• The ASF as a non-profit fundamentally works directly with users who are potentially interested in contributing to our software. We do not sell anything, and we can not realistically offer any of these services with the quality of service that most businesses expect. Thus, these are areas that, if the overall use of an Apache brand actually helps the underlying and independent Apache project, then we may be OK with your use thereof.
    Again, the key message is letting users know that you're offering the service based on / built atop / whatever the underlying Apache software product.
  • Again, this is the key point. Both to ensure our ability to defend our project and product brands, and also to ensure that our many volunteer contributors get the credit they deserve, this is the point of allowing a broader use of Apache brands than would be traditional.
    We're happy if you make a profit using our software – we just want the credit for having made it and given it away.
    Similarly, we want users (who might not have funding or who might want “free”) to understand what they can get from Apache directly vs. the larger set of services/software that various vendors can offer.
  • I'd like to take a moment to thank the Linux Foundation, who has been doing a great job of organizing ApacheCon here in Denver this year.
    Again, events are a place that often requires contracts and funding for venues, things that the ASF and our projects can't effectively offer ourselves for many cases. Similarly, the event sponsorship/funding model is well understood, so it is clear to attendees who is responsible for the event, even if it is about an Apache project.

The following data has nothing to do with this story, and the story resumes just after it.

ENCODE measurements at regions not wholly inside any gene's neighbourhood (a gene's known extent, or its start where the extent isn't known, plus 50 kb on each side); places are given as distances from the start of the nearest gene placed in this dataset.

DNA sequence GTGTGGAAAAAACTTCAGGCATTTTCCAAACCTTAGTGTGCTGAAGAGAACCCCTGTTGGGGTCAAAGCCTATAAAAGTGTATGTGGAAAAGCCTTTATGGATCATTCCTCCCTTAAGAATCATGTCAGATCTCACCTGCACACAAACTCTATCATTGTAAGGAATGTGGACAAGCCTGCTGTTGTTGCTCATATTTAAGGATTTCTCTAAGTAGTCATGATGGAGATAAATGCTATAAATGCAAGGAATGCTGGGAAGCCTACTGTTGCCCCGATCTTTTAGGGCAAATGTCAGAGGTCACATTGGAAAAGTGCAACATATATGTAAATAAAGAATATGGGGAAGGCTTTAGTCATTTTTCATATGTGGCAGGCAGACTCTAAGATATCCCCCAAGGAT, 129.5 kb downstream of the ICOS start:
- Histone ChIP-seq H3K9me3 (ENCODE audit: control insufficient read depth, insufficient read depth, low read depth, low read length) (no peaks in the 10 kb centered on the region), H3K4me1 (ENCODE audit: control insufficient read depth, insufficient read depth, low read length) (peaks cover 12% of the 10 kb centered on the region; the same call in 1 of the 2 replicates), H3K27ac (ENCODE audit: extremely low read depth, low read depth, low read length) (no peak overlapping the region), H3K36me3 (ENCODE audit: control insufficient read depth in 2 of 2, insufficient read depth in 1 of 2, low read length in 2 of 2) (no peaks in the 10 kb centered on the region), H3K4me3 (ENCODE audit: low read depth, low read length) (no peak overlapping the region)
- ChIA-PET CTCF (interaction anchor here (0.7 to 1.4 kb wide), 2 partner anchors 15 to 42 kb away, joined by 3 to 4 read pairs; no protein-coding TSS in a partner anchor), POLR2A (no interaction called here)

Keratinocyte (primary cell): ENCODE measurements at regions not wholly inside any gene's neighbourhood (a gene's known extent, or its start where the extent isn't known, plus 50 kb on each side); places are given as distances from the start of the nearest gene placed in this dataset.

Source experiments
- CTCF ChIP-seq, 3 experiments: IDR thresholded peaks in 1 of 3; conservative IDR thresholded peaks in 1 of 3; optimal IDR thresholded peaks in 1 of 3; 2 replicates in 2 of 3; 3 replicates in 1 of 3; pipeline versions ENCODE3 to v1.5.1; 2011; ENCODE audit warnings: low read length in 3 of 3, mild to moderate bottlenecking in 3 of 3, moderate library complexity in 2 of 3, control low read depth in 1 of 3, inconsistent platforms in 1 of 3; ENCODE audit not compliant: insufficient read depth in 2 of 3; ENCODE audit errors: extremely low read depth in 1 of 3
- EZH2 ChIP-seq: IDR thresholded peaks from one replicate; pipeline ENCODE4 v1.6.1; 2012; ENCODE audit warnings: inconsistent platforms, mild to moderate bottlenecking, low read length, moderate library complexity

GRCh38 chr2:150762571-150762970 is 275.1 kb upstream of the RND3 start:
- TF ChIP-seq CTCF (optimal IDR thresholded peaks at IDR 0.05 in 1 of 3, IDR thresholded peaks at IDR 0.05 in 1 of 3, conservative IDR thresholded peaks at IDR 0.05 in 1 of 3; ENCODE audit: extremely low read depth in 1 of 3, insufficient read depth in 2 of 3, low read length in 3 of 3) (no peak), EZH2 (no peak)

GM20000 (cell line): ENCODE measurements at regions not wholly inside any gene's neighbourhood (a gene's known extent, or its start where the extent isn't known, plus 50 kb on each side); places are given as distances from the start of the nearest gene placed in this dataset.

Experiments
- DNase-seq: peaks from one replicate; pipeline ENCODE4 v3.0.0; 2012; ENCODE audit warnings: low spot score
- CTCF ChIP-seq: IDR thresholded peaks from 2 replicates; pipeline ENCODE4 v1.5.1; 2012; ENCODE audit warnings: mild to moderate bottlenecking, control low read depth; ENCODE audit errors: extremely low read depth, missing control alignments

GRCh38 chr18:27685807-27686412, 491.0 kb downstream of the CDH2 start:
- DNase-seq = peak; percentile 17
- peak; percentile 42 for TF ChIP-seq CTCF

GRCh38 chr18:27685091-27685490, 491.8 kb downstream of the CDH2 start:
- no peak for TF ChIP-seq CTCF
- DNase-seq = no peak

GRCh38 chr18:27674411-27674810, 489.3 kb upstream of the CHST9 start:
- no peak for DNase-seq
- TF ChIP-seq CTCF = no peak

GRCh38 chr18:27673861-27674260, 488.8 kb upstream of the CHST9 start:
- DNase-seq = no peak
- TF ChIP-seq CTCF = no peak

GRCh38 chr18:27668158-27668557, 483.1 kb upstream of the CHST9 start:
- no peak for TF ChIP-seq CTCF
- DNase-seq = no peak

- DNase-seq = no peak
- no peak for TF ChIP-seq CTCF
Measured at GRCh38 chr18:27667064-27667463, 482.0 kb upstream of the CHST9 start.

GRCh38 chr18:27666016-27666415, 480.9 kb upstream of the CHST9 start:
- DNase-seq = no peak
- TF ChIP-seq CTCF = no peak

Note that event brands might include the Foo, but not the Apache and not the logo. However the About page for the event must clearly describe the independent Apache Foo project at the ASF that creates the Apache Foo software.
    “Apache” and “ApacheCon” are reserved for ASF-wide events with multiple project participation.
  • This is a place where “it depends” on the actual situation.
    Our issue in writing policy is... people here in this room are probably going to do the right thing. The issue is people who aren't in this room, who aren't as connected to our communities. Similarly, companies that “get it”, but end up IPO'ing or getting bought out – their corporate direction changes, and we can't allow them to then push the boundaries of what's appropriate.
    So it's not that we don't trust you, here, now with some new close branding idea – it's the point that we need to think for the long term of the ASF and project health.
    For our projects, they must maintain the public image of being governed independently, which is why these rules are so important to us.
  • So hopefully some of you are still interested in trying to evangelize and promote Apache brands and products, even after I've spent a half hour trying to scare you off.
    Here are some appropriate ways you can contribute and help spread the word about Apache projects, often in ways that you can include your own brand in an appropriate way.
  • This is the slide that we should never have to deal with, because we should be reasonable people, and talk about potential infringements or policy violations in private first, and work out differences politely.
    But since there are clearly some organizations who aren't as enlightened, we do have the tools to defend our use of Apache brands. DLAPiper in particular is a leading global IP firm with a solid pro bono agreement with the ASF for both policy, enforcement, and legal agreements assistance.